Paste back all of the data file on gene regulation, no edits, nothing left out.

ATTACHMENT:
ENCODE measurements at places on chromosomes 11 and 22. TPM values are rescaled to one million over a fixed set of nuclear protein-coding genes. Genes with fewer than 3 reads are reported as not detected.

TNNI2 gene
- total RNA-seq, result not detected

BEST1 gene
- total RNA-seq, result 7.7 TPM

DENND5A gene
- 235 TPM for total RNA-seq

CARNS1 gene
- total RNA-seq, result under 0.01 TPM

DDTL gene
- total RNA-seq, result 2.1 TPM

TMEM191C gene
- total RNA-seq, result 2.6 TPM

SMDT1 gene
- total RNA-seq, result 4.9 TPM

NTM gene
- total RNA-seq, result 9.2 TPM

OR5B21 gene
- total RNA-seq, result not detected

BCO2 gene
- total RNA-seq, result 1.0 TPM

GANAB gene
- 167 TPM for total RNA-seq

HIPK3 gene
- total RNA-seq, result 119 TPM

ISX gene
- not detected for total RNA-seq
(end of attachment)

ENCODE measurements at places on chromosomes 11 and 22. TPM values are rescaled to one million over a fixed set of nuclear protein-coding genes. Genes with fewer than 3 reads are reported as not detected.

TNNI2 gene
- total RNA-seq, result not detected

BEST1 gene
- total RNA-seq, result 7.7 TPM

DENND5A gene
- 235 TPM for total RNA-seq

CARNS1 gene
- total RNA-seq, result under 0.01 TPM

DDTL gene
- total RNA-seq, result 2.1 TPM

TMEM191C gene
- total RNA-seq, result 2.6 TPM

SMDT1 gene
- total RNA-seq, result 4.9 TPM

NTM gene
- total RNA-seq, result 9.2 TPM

OR5B21 gene
- total RNA-seq, result not detected

BCO2 gene
- total RNA-seq, result 1.0 TPM

GANAB gene
- 167 TPM for total RNA-seq

HIPK3 gene
- total RNA-seq, result 119 TPM

ISX gene
- not detected for total RNA-seq